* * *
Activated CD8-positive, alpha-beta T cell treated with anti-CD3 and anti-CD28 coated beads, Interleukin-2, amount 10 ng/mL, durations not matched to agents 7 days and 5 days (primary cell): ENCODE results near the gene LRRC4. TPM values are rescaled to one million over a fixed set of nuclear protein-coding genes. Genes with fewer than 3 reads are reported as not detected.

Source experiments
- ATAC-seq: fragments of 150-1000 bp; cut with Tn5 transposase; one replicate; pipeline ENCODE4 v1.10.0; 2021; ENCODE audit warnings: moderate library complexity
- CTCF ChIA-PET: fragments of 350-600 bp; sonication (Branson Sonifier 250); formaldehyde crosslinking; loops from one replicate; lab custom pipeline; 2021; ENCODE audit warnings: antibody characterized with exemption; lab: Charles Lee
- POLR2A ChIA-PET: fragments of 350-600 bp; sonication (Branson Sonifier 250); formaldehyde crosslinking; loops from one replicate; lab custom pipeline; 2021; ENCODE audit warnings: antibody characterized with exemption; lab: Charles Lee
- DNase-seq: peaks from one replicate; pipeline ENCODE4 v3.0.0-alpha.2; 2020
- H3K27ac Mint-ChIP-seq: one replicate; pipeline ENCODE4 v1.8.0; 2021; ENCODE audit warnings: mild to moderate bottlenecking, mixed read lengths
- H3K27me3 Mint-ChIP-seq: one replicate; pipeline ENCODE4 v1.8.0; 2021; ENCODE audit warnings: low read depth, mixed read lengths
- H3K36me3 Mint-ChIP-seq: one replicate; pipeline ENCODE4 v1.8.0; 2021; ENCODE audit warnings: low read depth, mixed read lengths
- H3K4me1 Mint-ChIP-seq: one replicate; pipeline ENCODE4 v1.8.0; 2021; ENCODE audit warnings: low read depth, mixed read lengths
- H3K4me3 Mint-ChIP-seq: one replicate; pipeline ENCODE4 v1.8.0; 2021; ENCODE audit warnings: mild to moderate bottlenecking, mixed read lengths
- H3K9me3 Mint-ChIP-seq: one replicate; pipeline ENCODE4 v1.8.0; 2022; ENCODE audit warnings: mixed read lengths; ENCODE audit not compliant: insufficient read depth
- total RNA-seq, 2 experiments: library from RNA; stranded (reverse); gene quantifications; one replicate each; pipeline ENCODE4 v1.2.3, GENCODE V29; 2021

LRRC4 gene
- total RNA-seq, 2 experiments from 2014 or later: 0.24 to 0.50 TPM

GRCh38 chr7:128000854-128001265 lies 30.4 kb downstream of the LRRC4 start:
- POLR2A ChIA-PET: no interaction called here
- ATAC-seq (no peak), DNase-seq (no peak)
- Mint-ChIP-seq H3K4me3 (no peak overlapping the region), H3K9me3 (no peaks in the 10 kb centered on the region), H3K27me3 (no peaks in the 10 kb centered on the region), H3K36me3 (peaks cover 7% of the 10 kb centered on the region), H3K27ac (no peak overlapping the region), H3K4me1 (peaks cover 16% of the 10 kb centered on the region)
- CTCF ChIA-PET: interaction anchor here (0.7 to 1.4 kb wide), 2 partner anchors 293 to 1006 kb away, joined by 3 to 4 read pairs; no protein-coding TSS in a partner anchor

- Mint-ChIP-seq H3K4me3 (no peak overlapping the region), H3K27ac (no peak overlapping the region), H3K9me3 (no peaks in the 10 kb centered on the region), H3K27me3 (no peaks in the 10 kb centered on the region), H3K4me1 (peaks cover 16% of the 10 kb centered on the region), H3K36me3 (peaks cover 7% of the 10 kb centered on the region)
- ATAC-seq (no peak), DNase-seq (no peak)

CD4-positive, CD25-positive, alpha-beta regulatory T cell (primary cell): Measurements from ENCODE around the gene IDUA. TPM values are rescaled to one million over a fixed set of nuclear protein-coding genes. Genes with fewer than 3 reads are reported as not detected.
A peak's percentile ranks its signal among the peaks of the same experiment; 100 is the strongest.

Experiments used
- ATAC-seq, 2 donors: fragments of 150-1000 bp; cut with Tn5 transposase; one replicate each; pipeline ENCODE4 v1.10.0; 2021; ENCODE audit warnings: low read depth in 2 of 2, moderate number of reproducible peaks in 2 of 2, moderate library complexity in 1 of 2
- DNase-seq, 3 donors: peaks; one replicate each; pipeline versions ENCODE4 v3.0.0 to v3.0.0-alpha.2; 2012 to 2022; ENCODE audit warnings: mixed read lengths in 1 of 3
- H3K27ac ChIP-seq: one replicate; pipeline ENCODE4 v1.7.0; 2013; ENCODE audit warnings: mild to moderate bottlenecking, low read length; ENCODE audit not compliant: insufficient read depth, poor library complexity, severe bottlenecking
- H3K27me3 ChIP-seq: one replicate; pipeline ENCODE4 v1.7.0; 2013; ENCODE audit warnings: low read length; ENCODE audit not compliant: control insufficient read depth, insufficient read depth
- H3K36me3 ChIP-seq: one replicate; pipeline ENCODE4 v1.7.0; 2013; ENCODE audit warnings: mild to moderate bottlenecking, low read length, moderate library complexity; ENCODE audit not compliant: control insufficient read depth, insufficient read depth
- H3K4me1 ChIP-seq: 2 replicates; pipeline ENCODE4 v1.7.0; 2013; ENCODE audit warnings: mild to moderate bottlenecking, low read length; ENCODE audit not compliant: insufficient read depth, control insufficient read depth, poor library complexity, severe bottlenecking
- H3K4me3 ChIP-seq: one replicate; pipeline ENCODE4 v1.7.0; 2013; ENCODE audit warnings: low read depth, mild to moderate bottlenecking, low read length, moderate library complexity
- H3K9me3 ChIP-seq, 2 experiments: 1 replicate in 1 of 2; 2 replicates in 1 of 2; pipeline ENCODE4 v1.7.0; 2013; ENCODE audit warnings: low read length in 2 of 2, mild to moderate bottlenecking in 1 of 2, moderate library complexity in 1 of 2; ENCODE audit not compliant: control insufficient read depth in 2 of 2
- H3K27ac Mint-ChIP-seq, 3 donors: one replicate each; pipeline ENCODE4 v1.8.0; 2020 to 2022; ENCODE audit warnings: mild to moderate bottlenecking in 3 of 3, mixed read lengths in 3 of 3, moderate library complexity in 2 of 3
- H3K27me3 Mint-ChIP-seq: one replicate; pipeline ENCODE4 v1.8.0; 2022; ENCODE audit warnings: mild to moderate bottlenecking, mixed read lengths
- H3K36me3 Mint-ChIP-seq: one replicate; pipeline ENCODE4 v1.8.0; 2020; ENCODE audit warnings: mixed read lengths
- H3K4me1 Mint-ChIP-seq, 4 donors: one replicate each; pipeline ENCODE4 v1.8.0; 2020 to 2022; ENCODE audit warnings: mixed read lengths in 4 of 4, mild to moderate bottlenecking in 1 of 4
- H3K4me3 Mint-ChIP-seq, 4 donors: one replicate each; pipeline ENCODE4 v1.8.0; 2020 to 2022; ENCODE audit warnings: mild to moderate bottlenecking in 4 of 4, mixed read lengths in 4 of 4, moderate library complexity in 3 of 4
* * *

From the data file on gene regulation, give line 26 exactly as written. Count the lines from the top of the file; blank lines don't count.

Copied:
- ATAC-seq, 2 donors: fragments of 150-1000 bp; cut with Tn5 transposase; one replicate each; pipeline ENCODE4 v1.10.0; 2021; ENCODE audit warnings: low read depth in 2 of 2, moderate number of reproducible peaks in 2 of 2, moderate library complexity in 1 of 2